Hans Kullin, at The Social Media Today, wrote a while ago a post  “Forget microblogging – here comes the nanoblog”. He brought up some interesting points about the development of microblogging [basically services like Twitter and Jaiku].

He played with an idea that soon the trend in microblogging could be more towards even smaller count of words, even reduced to one. There’s already a service for it, check it out here, in Swedish though.

But as in always, people have come up a solution and destroyed the idea. For not being able to write more than one word: write everything together without hitting a space bar. I could almost consider this cheating towards nanoing.

I began to think that, for me, this nanoblogging sounds something that I already, and have seen others too, do with the Gmail status – without cheating like those .se users.

OK, you are allowed to write more than 1 word, sometimes I use even 4 words, but often less. Nonetheless, it’s really a current status reduced to its essence.

By the way, the funny thing in the Gmail statusbar is, that its shortness makes you sometimes want to desperately try fitting the text so others can see the status without having to mouse over your name. Yes, this is definitely an important thing in life.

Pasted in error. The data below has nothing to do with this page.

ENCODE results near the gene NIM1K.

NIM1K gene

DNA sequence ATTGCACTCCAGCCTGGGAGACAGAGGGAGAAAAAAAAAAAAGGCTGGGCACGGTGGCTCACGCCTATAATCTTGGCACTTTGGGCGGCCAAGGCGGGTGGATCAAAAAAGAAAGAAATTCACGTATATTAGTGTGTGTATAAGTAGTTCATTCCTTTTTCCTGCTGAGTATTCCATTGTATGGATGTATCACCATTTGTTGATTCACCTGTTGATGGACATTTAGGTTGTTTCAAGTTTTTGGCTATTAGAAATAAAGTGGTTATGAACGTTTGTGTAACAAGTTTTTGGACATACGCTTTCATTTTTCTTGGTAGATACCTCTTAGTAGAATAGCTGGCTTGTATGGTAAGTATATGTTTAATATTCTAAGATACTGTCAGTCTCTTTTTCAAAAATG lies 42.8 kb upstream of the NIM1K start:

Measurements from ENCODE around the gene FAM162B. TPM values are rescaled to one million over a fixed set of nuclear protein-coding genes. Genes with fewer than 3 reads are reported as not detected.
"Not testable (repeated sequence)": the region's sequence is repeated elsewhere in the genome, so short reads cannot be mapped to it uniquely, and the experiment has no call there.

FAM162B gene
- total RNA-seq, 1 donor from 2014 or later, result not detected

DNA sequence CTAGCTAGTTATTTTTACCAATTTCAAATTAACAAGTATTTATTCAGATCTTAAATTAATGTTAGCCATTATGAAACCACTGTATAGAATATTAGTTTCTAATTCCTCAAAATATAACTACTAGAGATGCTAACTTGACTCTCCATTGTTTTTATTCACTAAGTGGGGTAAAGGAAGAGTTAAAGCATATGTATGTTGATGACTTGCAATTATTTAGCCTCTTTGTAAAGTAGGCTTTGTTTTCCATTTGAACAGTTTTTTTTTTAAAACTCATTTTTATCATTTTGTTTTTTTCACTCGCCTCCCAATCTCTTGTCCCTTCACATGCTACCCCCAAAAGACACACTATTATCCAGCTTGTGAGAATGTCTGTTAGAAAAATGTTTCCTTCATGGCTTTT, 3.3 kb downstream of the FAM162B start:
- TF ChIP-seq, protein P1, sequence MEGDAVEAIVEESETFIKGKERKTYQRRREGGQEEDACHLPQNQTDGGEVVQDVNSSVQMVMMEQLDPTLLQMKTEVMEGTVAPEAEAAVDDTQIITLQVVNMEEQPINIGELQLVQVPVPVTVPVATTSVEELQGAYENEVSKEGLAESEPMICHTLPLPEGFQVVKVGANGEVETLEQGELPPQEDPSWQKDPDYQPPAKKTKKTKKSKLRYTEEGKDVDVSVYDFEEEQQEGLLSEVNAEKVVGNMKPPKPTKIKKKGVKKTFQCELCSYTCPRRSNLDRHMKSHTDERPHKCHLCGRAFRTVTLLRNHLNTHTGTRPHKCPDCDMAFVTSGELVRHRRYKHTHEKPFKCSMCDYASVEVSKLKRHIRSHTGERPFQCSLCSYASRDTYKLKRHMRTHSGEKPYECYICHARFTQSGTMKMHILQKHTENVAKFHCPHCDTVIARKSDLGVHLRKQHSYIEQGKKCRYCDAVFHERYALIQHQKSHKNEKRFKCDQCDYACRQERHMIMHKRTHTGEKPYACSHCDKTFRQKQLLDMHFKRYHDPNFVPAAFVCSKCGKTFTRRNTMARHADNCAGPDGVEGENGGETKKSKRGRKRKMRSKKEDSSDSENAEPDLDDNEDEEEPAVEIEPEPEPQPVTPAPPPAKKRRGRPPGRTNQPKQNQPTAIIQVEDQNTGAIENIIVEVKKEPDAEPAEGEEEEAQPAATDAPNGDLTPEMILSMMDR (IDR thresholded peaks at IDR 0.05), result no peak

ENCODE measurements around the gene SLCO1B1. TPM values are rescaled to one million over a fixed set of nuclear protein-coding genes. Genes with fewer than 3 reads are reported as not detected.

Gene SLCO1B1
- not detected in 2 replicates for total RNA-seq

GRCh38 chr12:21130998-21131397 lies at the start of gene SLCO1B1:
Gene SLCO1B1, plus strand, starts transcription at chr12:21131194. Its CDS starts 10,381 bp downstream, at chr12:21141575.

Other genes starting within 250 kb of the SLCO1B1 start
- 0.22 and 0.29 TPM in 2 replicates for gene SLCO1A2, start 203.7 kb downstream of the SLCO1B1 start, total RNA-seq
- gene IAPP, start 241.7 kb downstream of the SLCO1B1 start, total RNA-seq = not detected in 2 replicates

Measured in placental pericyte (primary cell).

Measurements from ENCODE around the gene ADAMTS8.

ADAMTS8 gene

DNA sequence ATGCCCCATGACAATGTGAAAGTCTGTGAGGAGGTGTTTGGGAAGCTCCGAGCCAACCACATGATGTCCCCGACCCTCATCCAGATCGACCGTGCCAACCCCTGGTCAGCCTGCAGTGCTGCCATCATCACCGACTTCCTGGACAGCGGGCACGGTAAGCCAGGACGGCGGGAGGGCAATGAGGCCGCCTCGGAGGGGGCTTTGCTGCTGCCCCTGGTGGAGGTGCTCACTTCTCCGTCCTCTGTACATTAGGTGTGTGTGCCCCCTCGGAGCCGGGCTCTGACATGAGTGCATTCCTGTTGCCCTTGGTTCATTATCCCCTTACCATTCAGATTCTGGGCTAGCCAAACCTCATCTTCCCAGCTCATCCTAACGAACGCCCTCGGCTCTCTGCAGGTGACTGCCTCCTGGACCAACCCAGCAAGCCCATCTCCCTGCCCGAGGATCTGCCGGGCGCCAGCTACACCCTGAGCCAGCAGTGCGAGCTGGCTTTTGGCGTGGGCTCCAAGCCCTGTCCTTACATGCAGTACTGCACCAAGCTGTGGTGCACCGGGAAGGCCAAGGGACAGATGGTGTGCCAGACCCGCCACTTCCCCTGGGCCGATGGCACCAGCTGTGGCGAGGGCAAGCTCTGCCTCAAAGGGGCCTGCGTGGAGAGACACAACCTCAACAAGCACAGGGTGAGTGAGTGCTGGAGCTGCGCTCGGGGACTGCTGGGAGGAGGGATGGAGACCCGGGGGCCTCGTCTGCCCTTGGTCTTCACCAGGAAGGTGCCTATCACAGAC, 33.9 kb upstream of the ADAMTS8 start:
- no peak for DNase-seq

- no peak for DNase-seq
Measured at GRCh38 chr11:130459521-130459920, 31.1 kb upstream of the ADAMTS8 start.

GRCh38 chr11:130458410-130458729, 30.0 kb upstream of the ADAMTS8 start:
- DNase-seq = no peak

And IMO, thus the way of communicating sometimes fits already picoblogging definitions mentioned in the referred SMT post. –For all those who don’t understand sarcasm, the ‘IMO’ was it and I refuse to submit to use it ever again.

So, what’s the use of this nanoblogging or the so called picoblogging to anyone? Well, ITCNMTFF.


6 thoughts on “Nanoblogging

  1. Kiitos kiinnostavasta tekstistä! Itse en juuri seuraa it-alaan tai webbiin liittyviä uutisia, joten blogisi on minulle hyvä tiedonlähde.

    Mikro- ja nanobloggaamisesta tulevat väistämättä mieleen myös Facebook-statukset. Niihinhän mahtuu parikin lausetta tekstiä, mutta monesti näkee yksi- tai kaksisanaisia statuksia:

    NN @tampere
    NN väsynyt
    NN ja perunamuusii

    Minun kaltaiseni kielikonsultin ja tekstityöläisen näkökulmasta nanobloggaus kuulostaa tietenkin huolestuttavalta. Miten yksi sana voi kertoa tarpeeksi? Viestinnästä tulee tällä tavoin yksittäisten sanojen virtaa, joka ei jaksa kiinnostaa ketään.

    Varmasti verkossa olevat tekstit ovat lyhenemään päin. Kuitenkin jossain kohtaa tulee se raja, että ymmärrys katoaa, koska ei ole tilaa perusteluille, taustoitukselle tai esimerkeille. Mutta onko se raja neljässä tekstikappaleessa, kahdessa lauseessa vai viidessä sanassa?

    Kiitos että jaksat kirjoittaa sopivan mittaisia postauksia. Niitä ehtii lukea, mutta niissä on myös tarpeeksi asiaa.

    • Kiitos kommenteista sekä aihetta että blogia kohtaan. Tässähän suomalaiseen tapaan ihan hämmentyy, kun kehutaan. Palaute meni perille ja hattuun. Kiitos siitä!

      Yritän kirjoittaa aina silloin, kun on jotain enemmän sanottavaa sen sijaan että toimisin vain kaikukammiona alan aiheille, sitäkin näkee. -Sanoo hän omanarvontunnossaan ylhäältä katsoen. 🙂